Blogging was where we began, and how we built our company so we have preserved this archive to show how our thinking developed over a decade of developing the use of social technology inside organisations

Social Skills through Social Software Conference


Last week I had the pleasure of delivering one of the keynote talks at the Social Skills through Social Software conference in Salzburg, Austria, organised by Salzburg Research. The principal focus of the conference was e-learning and the impact of social software on both the development of key skills and also on the evolution of tools such as the e-learning online portfolio
Of course I am very interested in both the use of social software to support learning and also the use of social software as learning. My talk was specifically about the need for a better understanding of how the interaction modes of different social tools map to individual leaning styles and contexts (Wilfred Rubens made some notes). This fine-grained matching to tools to needs is, I think, important if we are to get the most out of them. It is also an argument for diversity and range in the toolset, rather than seeking a single one-size-fits-all e-learning environment (and I say this as someone who led a project to build the perfect e-learning system during the heady days of the 1990’s – mea culpa).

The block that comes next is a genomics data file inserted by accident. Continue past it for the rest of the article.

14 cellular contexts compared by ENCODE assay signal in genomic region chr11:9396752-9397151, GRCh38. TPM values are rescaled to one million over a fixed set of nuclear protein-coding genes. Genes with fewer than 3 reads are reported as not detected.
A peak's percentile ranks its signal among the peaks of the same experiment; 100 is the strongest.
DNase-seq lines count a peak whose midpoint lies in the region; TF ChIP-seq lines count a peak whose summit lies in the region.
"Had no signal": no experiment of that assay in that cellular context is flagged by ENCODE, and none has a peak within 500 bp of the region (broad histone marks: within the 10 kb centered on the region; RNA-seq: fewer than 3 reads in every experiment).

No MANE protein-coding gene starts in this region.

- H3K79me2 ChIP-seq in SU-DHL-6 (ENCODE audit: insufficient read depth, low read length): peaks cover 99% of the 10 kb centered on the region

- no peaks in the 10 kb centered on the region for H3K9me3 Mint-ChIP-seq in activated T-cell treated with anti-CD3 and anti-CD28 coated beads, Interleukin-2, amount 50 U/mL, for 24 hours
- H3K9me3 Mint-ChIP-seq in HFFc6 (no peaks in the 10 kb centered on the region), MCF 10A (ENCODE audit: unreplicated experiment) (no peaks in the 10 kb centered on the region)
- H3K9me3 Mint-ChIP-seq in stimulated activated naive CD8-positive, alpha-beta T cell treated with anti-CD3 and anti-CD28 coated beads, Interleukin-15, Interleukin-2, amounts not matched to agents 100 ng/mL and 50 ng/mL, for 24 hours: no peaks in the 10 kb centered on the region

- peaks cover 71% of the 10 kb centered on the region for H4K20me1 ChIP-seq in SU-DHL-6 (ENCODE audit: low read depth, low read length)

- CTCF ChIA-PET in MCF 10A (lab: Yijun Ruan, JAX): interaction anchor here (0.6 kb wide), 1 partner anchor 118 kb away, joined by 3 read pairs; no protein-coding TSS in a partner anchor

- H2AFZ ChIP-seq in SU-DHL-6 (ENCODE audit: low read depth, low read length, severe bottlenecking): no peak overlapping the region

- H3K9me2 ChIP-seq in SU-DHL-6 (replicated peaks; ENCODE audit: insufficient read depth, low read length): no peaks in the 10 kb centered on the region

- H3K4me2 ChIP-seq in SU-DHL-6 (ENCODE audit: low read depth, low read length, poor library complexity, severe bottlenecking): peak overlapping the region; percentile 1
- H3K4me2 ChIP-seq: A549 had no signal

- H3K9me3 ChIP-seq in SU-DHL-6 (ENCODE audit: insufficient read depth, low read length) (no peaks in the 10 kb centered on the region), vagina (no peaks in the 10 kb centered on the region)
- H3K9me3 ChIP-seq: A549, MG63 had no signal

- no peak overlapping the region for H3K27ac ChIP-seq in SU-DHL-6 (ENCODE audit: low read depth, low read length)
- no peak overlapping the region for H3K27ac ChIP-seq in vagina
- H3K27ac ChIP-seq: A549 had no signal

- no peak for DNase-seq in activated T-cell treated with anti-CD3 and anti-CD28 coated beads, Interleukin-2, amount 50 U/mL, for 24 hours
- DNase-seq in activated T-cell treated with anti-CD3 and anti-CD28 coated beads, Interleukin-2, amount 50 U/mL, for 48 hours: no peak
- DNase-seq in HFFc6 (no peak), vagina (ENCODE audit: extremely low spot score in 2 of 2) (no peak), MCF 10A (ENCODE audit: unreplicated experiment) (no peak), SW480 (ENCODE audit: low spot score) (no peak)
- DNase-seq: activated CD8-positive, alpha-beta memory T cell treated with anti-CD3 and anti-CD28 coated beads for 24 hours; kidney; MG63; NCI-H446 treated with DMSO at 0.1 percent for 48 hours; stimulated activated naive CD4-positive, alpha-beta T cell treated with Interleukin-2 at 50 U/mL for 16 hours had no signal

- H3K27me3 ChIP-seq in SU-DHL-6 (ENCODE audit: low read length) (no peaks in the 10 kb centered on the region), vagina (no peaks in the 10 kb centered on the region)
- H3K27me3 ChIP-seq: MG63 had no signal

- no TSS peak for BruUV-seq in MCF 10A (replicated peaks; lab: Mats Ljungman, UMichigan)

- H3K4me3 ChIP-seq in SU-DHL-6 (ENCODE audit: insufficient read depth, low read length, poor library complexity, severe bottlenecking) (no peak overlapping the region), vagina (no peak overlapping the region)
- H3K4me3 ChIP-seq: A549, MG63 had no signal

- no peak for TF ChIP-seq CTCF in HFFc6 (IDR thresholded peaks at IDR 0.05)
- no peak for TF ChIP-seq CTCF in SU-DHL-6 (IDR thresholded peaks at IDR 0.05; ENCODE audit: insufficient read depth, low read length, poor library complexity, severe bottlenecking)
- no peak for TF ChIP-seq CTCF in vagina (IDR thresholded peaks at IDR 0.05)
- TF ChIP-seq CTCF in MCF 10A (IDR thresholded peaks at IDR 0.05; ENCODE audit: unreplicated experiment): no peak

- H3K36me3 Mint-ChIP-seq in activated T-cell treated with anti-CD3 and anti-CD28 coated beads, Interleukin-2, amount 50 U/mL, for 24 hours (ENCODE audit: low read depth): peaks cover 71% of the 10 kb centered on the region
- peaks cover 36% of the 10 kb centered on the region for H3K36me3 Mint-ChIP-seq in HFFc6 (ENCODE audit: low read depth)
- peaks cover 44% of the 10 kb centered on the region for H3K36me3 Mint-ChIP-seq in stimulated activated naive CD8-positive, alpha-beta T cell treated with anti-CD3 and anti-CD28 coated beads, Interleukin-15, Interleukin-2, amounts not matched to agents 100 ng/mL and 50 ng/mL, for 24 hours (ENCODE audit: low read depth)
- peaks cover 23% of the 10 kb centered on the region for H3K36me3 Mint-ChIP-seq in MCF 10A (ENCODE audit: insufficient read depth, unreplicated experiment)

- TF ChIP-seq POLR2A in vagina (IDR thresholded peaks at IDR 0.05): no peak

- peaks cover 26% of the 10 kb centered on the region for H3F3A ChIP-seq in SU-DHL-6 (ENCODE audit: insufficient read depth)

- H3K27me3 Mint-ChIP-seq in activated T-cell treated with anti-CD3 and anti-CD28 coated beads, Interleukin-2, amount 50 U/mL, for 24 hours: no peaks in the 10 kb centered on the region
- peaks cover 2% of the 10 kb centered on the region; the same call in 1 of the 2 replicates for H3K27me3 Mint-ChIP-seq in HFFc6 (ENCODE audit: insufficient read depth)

The Salzburg conference was a great chance to catch up with Sebastian Fiedler, Martin Röll and Thomas Burg as well as to meet some very interesting ‘new’ people such as Graham Attwell and John Erpenbeck from Humboldt University
Presentations are here – I would particularly recommend John Erpenbeck’s keynote, especially his remarks on the importance of values in social software; Thomas Burg on tags and tagging (German); and also Cecile Bothorel from France Telecom’s Research Group on social knowledge sharing in an enterprise environment (English) that demonstrates a clever use of the open source ELGG platform. I am sure there were many other good talks, but my limited German-langauge-processing could only keep up for so long before I literally had to go for a lie down
Highlights were Martin shaking his head so much during the Semantic Web fantasy talk (we can build a global brain if only people would generate highly structured metadata every time they edit a wiki page!) that he looked like the drummer from the muppets, and also a very educational tour of Salzburg led by Wolf and co. – Flickr set here
Many thanks to Veronika, Diana and the lovely people at Salzburg research for inviting me, and also to Sigrun for ensuring I got there in the end 😉

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